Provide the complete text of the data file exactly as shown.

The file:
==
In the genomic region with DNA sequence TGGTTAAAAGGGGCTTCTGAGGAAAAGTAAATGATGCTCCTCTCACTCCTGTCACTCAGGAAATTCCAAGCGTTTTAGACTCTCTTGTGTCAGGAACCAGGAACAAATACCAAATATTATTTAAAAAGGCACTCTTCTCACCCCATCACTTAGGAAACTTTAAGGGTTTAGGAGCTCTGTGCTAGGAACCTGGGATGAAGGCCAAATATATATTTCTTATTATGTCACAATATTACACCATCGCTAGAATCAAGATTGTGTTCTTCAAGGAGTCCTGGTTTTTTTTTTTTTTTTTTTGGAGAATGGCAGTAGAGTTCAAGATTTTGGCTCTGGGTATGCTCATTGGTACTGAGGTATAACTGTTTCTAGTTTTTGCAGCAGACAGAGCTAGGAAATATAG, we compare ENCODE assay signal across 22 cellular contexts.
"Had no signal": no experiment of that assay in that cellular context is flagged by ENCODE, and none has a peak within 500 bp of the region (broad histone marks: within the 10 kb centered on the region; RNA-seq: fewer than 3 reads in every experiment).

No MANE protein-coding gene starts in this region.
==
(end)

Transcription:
In the genomic region with DNA sequence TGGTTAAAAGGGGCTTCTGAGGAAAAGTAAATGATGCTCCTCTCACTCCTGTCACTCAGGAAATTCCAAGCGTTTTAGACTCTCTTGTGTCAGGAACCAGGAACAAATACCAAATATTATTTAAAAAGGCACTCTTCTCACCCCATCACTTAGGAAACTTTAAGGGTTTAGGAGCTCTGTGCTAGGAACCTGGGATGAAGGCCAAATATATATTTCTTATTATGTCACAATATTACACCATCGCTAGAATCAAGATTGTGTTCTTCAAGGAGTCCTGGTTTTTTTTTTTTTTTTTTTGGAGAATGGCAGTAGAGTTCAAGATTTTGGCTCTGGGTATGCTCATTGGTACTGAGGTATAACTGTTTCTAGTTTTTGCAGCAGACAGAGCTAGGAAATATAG, we compare ENCODE assay signal across 22 cellular contexts.
"Had no signal": no experiment of that assay in that cellular context is flagged by ENCODE, and none has a peak within 500 bp of the region (broad histone marks: within the 10 kb centered on the region; RNA-seq: fewer than 3 reads in every experiment).

No MANE protein-coding gene starts in this region.